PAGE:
My interference is odd. I have strong interference from Spanish in Portuguese output and strong interference from French in Italian production. But I see almost no crossover from French and Spanish. I also see some (French) interference in Tibetan, but that may be related to the fact that my teacher is French and we use this as our source language. German interference has quieted down and unfortunately I can't tell you if it was with a specific language. I do have an issue with my German accent where French has influenced pronunciation. My Hebrew still sucks so much that I don't yet see interference. :lol:

All this really to suggest that perhaps interference (as bad as it is), is a sign of some emergent mastery.

In English I might have a sudden brain fart of another language but I don't consider that interference - it's infrequent, it will be a single word or construct that isn't an issue.

So along with the practiced translations from I' to I", I'd suggest also code-switching exercises - try reading out loud or other output exercises.

And for French & Italian, there are a bunch of books printed in France with bilingual French/Italian content (facing pages) that might be useful.
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Re: Interference

Postby Brun Ugle » Fri Jun 29, 2018 5:56 am

I can mix any languages. They don’t have to be related at all. But I also find that some languages seem to be inherently “stronger” than others. I mean that I don’t necessarily speak them better, but that the language somehow takes over my brain and kicks out the other languages. That was one of the reasons I dropped Esperanto. Every time I worked on it, it would get stuck in my brain and I would have trouble switching to another language. German is also like that, but I don’t want to drop German, so I’m trying to deal with it. I spoke it last night and even though I studied two other languages after that and chatted in English, I still woke up this morning with my thoughts in German. The thing is, my German is really bad. I can hardly speak at all, but even so, it takes over my brain and kicks out the other languages, even my everyday languages, Norwegian and English. I had to force myself to think for a few minutes in a couple of other languages this morning, and now it seems OK. I think it’s just a matter of practice, as the others have said.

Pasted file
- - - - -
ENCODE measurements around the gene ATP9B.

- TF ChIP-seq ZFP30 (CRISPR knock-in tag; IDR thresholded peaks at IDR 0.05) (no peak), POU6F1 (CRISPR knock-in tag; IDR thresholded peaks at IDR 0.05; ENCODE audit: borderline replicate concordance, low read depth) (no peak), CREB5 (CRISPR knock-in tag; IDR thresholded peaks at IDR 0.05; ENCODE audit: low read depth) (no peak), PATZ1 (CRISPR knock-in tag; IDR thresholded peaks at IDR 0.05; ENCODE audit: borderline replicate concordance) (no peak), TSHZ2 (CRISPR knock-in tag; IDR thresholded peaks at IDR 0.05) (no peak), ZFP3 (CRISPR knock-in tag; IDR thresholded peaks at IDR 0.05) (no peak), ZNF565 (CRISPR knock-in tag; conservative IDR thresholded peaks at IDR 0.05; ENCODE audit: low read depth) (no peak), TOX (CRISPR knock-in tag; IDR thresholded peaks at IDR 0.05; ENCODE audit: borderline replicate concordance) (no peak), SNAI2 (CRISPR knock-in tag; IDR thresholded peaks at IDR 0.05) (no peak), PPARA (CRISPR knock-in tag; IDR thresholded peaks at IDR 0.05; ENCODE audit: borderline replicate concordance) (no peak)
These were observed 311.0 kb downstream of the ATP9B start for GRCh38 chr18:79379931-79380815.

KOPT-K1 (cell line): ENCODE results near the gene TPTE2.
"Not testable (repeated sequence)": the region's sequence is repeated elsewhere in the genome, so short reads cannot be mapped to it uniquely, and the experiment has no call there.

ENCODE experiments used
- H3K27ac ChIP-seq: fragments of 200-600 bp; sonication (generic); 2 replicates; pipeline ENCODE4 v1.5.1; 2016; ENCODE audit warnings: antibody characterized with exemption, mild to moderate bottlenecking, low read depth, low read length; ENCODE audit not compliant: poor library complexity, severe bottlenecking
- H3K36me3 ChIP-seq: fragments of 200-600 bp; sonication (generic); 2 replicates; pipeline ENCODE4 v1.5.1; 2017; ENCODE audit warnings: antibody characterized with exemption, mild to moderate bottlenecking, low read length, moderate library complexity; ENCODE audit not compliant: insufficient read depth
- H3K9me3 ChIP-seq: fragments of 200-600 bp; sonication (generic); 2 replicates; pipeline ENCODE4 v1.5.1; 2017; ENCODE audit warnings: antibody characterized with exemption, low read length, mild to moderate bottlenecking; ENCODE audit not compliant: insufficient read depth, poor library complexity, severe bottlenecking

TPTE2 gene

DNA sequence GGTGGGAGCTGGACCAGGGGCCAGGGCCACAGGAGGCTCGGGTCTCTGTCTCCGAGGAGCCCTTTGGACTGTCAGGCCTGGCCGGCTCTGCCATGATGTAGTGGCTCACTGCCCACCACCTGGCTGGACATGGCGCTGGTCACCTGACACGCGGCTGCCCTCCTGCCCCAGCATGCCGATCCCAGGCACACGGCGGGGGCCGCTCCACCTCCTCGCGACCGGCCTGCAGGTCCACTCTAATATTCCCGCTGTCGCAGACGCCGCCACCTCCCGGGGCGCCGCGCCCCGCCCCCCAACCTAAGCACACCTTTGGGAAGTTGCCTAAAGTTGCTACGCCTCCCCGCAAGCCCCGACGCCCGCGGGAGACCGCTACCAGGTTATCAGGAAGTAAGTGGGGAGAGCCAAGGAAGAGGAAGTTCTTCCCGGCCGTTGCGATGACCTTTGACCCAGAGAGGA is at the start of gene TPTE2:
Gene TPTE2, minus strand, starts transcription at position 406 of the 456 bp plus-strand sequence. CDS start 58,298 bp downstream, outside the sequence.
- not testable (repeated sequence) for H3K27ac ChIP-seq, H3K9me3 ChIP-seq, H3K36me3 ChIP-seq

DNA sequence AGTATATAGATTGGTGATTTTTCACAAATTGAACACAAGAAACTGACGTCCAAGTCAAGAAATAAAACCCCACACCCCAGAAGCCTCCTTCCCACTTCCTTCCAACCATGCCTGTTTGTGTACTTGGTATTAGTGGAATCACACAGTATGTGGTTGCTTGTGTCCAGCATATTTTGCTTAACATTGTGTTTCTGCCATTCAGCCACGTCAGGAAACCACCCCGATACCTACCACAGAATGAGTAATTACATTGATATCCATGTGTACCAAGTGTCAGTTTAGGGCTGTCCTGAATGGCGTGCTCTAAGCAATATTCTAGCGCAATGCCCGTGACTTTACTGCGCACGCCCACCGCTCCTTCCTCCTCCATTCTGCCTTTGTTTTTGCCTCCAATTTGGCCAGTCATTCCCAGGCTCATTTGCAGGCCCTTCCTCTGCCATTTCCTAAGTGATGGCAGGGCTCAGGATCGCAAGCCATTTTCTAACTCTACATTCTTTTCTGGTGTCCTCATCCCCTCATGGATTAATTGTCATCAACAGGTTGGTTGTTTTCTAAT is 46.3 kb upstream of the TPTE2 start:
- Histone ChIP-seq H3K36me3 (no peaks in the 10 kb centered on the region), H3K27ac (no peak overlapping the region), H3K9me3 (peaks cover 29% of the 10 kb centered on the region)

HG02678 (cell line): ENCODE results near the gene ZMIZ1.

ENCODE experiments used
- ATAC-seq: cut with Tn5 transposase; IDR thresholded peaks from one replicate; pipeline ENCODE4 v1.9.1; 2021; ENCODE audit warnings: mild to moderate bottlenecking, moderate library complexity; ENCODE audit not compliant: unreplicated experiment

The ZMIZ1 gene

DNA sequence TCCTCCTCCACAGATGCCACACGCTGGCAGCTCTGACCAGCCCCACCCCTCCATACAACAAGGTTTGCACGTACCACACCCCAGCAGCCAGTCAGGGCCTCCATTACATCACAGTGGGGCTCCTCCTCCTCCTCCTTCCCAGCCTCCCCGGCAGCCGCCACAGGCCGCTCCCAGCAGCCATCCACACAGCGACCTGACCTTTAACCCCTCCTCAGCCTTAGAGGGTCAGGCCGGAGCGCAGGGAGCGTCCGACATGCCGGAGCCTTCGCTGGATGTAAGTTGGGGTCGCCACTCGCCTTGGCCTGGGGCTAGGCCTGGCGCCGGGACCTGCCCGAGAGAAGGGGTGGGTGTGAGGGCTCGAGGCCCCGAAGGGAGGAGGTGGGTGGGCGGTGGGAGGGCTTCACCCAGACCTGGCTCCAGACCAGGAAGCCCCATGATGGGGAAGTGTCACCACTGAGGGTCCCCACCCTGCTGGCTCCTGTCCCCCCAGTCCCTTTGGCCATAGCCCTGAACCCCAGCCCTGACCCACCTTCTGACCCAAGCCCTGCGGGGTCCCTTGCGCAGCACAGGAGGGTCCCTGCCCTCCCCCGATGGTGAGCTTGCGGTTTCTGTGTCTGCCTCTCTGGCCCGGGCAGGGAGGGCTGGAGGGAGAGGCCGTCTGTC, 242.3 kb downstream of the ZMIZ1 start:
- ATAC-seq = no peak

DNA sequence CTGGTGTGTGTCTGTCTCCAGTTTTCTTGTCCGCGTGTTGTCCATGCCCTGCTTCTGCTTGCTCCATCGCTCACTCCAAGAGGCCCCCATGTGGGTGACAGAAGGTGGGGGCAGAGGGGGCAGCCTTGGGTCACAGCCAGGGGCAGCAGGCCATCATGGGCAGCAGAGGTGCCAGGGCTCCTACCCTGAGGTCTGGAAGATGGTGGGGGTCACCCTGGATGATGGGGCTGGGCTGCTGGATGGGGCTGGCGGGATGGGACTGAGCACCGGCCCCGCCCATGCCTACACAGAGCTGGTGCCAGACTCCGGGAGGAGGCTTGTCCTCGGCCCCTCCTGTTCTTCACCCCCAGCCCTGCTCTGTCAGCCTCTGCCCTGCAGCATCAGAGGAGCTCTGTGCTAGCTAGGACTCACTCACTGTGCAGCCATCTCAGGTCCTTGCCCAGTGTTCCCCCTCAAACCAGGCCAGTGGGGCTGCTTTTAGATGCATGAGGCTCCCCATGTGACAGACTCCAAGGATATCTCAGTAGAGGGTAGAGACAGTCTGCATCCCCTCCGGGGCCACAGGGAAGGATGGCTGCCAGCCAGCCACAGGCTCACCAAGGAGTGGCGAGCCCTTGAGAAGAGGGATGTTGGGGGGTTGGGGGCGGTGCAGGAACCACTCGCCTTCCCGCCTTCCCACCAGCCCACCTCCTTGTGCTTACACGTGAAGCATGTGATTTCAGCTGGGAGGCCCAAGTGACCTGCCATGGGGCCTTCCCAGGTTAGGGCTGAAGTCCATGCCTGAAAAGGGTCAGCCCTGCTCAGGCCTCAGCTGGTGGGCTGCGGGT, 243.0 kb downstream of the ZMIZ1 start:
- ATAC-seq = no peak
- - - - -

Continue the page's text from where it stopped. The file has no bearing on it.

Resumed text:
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Re: Interference

Postby garyb » Fri Jun 29, 2018 1:10 pm

I was around B2 in French when I started Italian. In the first few months I had a lot of interference both ways, but obviously more from French to Italian. Most of it went away just from studying both and getting my Italian more solid, to around B1, although even now that I have quite a high level in both there's still occasional interference with words and structures. I just accept that as a fact of life and a very acceptable trade-off for being able to speak multiple languages. I've also dabbled in a couple of languages (Greek, Russian) and found them competing with each other.

My unscientific theory is that there's a "new language area" in the brain (metaphorically speaking at least!) and only once you've conquered the basics it goes into a "French area" or whatever and leaves room for another. So I'm a proponent of learning one to a decent level before starting another if it's an option, although some interference at the start or when picking up an old language again is probably unavoidable whatever you do. In the last couple of years I've focused on Italian and not spoken French much, and recently I've been using French a bit again and noticing the effects!
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Re: Interference

Postby tarvos » Fri Jun 29, 2018 1:35 pm

I rarely get much interference if at all. But usually my levels are so high there's no expectation for interference, and when there's any, it's from my native tongues or the closest major language I speak (Russian for Czech, Czech for Polish, Swedish for Icelandic).
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Re: Interference

Postby Iversen » Fri Jun 29, 2018 3:01 pm

I make the occasional error, but since I haven't hired a full-time quality assurance officer I can only know about the cases I notice myself. For instance I said something like *pronunziatione in my 5 minut speech in Italian in Bratislava (inspireret by French "prononciation" and English "pronunciation"), but the correct word is of course "pronuncia".

But who cares? If I were scared livid of making such errors in an improvised speech I couldn't do improvised speeches at all (or have conversations), so I just accept them as part of the game. No errors, no progress...